In our work with corporations, we have seen TVoF’s potential for sharpening executives’ assessments of choices and trade-offs, and for encouraging bolder, essential changes in business strategy and processes. This can lead to better communication and collaboration with external stakeholders.
Below is a TVoF analysis our team at BCG completed for a single food item, the chocolate chip cookie. While not exhaustive, this illustration does demonstrate how even a simple product-level analysis can be a powerful new way to find solutions and tackle challenges in a complex food system.
The True Value of a chocolate chip cookie
For our illustration, we traced the true value of a cookie made from ingredients sourced from multiple countries and sold in the UK. As shown in the figure below, the retail price of the cookie is around $0.55 with a cost of goods sold (COGS) of $0.33. This price represents the consumer’s view of the value of a cookie (the price they’re willing to pay) but it does not account for many hidden costs. For instance, we calculated six externalities: GHG emissions, water scarcity, food waste, health impacts from empty calories, air pollution, and the social costs of underpaid cacao farm workers. The TVoF cost is calculated at $0.89, of which 63% are hidden costs.
Doing a full TVoF at the product level can be complicated because the maturity of methods differ depending on the externality that is being analyzed. Still, for the cookie manufacturer, this analysis could influence big value chain decisions, such as sourcing and supplier relationships and product formulation.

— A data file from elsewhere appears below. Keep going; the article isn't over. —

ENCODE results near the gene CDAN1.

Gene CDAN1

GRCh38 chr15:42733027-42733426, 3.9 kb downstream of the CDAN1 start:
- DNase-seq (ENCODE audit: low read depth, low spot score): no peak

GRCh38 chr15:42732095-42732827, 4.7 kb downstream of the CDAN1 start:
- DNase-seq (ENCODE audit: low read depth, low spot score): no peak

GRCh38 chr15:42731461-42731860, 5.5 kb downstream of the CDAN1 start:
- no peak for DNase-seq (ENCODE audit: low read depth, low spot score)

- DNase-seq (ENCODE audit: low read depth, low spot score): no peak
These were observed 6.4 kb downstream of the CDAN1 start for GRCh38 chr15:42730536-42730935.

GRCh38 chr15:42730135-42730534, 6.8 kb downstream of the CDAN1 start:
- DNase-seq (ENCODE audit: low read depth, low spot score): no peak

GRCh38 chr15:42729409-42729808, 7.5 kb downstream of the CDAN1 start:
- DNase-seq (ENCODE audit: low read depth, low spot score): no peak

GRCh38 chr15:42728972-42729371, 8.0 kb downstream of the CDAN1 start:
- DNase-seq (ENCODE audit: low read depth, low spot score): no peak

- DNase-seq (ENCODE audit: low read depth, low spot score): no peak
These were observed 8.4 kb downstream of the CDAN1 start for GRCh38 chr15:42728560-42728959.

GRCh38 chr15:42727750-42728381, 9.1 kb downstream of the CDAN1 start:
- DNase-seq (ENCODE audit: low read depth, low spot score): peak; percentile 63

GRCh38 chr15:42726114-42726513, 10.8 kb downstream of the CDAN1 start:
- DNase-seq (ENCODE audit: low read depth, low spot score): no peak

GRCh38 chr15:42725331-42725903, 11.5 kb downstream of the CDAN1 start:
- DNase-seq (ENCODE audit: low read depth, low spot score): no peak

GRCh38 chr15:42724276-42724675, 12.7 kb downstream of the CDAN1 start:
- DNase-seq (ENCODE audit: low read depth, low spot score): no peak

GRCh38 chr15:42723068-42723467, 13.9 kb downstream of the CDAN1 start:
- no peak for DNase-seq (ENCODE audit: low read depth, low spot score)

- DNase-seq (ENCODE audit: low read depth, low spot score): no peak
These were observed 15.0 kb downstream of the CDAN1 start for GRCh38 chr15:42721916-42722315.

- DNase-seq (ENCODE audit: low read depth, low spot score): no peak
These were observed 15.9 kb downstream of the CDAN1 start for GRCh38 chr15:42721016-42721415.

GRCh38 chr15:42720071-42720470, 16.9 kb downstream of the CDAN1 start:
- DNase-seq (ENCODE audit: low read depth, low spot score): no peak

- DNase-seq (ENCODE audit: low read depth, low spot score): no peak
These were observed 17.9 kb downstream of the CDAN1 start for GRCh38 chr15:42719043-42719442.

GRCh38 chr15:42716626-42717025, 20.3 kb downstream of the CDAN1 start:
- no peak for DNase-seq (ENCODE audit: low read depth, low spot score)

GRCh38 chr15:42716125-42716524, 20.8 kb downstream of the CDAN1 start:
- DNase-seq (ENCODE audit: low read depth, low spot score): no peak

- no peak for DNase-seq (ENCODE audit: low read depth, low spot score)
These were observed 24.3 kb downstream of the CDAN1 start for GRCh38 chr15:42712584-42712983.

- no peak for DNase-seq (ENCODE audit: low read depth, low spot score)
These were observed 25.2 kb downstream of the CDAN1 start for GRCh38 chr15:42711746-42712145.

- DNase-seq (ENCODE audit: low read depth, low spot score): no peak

This ‘farm to fork’ analysis of direct and indirect, and positive and negative impacts associated with a cookie can be applied to any type of product. TVoF establishes a comprehensive baseline for revealing hidden costs and a common language for performing cost-benefit analysis. Further refinement of TVoF’s methods will make it easier for companies to routinely integrate economic, social, health and environmental factors into their strategic and operational assessments of business opportunities and risks, and in performance reviews.
Every CEO of a major company is under pressure to demonstrate they have a strategy for food system sustainability and an execution plan. Internal use of TVoF’s multidimensional analyses will encourage executives to think differently and collaborate more effectively with peers in multiple functions. TVoF can be used to create a broad and integrated view of a company’s sustainability agenda, and to help CFOs make investment decisions. It can provide leaders of research and development with a framework for evaluating future portfolio moves. And it can provide a simplified but critical analysis for boards of directors.
Externally, investors, advocacy organizations and the media are keenly interested in understanding the value-creation potential and risk profiles of businesses. TVoF is a new source of data that can be used in public reporting and communications.
As businesses, the UN, governments and NGOs work towards achieving their individual and collective sustainability ambitions, TVoF will be essential to envision the systemic changes that are needed and to evaluate progress. Sharing a common analytical tool can accelerate progress. Still, corporate leadership is critical to advance TVoF’s use and efficacy. Read the full report here.